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#241. James Bond

No name is more ubiquitous with the spy-film genre than that of James Bond. Based on the series of novels by Ian Fleming, this British secret agent has had a long career in both print and film. As of this post, there have been 24 different Bond movies with six different actors portraying the iconic Agent 007. While many have their opinions on the different films and actors, one thing remains true: James Bond is an easily recognizable franchise. From 1962 to today, we’ve seen a variety of fantastical gadgets and megalomaniacal villains give us a veritable history of world politics and technological advancements. The world of James Bond reflects a mirror onto our own society, only tinged with beautiful women, vodka martinis, and ever-present danger. This week’s two films highlight the origins of James Bond and how far he’s come since then.

SkyfallSkyfall
Year: 2012
Rating: PG-13
Length: 143 minutes / 2.38 hours

With four films to his name, Daniel Craig has tied with Pierce Brosnan for the number of films he’s portrayed James Bond. Of course, with George Lazenby’s single film and Timothy Dalton’s two, having four under his belt has cemented Craig’s place in Bond history. Starting in 2006 with Casino Royale, the choice of Daniel Craig for the role of James Bond was questioned, mainly due to his lighter hair and eyes. Most knew Bond as a suave, tall, dark, and handsome Englishman. Fortunately, the step up in action and fight sequences helped to redeem Craig and prove that he was right for the part. At the very least, the new Casino Royale was a victory for the franchise, helping us all forget the campy 1960’s version. The next decade also saw Craig as Bond in Quantum of Solace (2008) and Spectre (2015). However, it is my humble opinion that Skyfall (2012) was the best Bond film to date.

After being accidentally shot off a train in Istanbul by his partner, Eve Moneypenny (Naomie Harris), the presumed-dead James Bond (Daniel Craig) has been enjoying a life of retirement on a tropical island. However, when he sees a news story about a terrorist bombing of MI-6, he heads home to England to help catch the perpetrator. Despite not being fit for service, M (Judi Dench) agrees to let him take the case. Following the trail from Shanghai to Macau, he eventually finds himself on an abandoned island off the coast of Macau where he meets formerly abandoned agent Raoul Silva (Javier Bardem). The now-captured Raoul uses his cyber-terrorist skills to break out of MI-6 and hunt M down for his revenge. Fortunately, Bond takes her to his family estate of Skyfall, where they successfully defeat Silva and his men, but not without some sacrifice.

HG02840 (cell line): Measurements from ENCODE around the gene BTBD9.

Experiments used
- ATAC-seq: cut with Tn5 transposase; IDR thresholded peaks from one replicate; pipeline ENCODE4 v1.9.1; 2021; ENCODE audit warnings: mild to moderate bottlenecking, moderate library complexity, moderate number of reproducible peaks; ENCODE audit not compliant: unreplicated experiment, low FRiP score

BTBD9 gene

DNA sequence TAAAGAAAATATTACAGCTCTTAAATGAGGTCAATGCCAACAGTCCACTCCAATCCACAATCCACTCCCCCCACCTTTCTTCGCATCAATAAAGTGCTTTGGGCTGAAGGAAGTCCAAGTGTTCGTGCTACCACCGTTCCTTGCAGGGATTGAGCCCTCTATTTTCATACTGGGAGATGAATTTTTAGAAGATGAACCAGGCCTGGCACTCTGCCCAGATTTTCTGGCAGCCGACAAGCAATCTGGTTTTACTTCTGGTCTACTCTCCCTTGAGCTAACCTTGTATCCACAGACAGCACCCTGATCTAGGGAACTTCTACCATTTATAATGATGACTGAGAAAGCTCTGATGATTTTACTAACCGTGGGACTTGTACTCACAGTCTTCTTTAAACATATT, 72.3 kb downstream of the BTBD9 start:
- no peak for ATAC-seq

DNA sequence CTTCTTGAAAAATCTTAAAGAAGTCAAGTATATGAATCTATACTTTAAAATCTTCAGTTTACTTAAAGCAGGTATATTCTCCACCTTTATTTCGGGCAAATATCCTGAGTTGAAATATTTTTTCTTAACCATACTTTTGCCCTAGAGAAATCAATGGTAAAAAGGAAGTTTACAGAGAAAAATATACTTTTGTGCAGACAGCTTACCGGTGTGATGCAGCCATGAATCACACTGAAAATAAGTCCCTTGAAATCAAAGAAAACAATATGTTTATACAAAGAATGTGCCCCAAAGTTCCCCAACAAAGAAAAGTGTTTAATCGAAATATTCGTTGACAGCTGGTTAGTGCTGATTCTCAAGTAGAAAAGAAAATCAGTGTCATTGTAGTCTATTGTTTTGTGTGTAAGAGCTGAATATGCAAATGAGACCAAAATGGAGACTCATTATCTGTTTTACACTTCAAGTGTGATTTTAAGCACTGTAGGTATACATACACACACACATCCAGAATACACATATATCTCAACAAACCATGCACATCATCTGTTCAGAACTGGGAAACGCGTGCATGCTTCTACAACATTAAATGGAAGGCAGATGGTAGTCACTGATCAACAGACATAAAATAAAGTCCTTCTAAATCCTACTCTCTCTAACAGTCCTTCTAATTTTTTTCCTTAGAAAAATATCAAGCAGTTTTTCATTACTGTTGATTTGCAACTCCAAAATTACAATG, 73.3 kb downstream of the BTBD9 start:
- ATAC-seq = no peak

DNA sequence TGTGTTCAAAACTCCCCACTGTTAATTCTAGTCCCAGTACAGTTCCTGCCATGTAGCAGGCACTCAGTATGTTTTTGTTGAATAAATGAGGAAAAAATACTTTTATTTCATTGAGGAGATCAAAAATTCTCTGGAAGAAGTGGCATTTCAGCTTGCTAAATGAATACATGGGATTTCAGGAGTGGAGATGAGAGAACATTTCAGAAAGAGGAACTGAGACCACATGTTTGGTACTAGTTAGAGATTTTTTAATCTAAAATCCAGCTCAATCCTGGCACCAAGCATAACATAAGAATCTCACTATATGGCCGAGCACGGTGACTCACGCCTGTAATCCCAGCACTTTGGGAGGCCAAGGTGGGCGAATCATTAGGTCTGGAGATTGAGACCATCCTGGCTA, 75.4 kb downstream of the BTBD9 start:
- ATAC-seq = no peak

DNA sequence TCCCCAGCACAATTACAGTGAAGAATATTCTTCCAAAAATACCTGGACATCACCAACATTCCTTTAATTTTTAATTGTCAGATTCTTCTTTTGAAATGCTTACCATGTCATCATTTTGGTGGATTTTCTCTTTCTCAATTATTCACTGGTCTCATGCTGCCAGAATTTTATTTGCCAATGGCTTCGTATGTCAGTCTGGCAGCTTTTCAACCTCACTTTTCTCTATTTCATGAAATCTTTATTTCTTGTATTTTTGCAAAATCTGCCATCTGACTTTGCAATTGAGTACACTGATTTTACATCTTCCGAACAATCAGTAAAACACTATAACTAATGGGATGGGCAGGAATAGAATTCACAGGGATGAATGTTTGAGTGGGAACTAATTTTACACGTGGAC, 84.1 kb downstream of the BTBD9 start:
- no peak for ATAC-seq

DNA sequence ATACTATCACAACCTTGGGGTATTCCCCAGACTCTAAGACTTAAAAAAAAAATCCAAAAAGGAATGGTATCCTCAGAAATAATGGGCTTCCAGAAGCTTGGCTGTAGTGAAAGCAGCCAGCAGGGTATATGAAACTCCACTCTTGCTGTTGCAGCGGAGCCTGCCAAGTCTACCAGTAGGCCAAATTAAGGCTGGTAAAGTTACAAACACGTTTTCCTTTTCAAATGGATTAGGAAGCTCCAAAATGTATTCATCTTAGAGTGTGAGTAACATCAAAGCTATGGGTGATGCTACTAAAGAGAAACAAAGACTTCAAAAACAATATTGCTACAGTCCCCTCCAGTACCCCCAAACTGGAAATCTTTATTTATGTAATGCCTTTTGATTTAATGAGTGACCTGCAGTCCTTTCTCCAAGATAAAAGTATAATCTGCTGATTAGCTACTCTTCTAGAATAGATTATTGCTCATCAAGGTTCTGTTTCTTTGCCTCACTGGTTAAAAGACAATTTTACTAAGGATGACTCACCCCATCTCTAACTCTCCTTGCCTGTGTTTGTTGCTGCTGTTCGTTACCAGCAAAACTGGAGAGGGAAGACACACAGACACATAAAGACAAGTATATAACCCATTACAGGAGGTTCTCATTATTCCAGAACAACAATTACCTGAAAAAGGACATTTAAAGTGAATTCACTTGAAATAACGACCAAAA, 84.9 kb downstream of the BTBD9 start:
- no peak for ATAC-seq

GoldfingerGoldfinger
Year: 1964
Rating: Approved
Length: 110 minutes / 1.83 hours

The one who started it all, Sean Connery helped define what it meant to be Bond on film. With six films to his name (only one short from tying his successor, Roger Moore), Connery even came back to the role after George Lazenby’s portrayal in On Her Majesty’s Secret Service (1969). Perhaps due to having Fleming’s source material for screenplays, Bond films were a regular occurrence in the 1960’s and 1970’s, one being released every two years or less. Despite many people’s opinion that Sean Connery is the only true Bond, it took him a while to warm into the role. Much like I stated earlier that Skyfall was Daniel Craig’s best Bond film (his third), Goldfinger (1964) is considered to be the best Bond film ever made and was Connery’s third time in the role. This classic introduced the world to many iconic situations, lines, and characters that have since been parodied many times.

Fresh off a job in Latin America, James Bond (Sean Connery) is quickly thrust into his next assignment in Miami. While at a resort on Miami Beach, he runs across his target, Auric Goldfinger (Gert Fröbe), and causes the cheating gambler to lose at gin rummy. In retaliation, Goldfinger’s henchman, Oddjob (Harold Sakata) knocks out Bond and kills Goldfinger’s accomplice, Jill Masterson (Shirley Eaton), by covering her in gold paint. Sneaking into Goldfinger’s plant, Bond discovers how the villain’s gold is smuggled from place to place, but also overhears something about “Operation Grand Slam”. It turns out that Goldfinger wants to detonate a nuclear device in Fort Knox, thus making him the owner of the only useful gold in the world for the next six decades. Assisting him with this venture is Pussy Galore (Honor Blackman), who Bond eventually gets to help foil Goldfinger’s dastardly plan.

2 sum it up: 2 films, 2 best Bond movies

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One response to “#241. James Bond

  1. Pingback: End of Act Five | Cinema Connections

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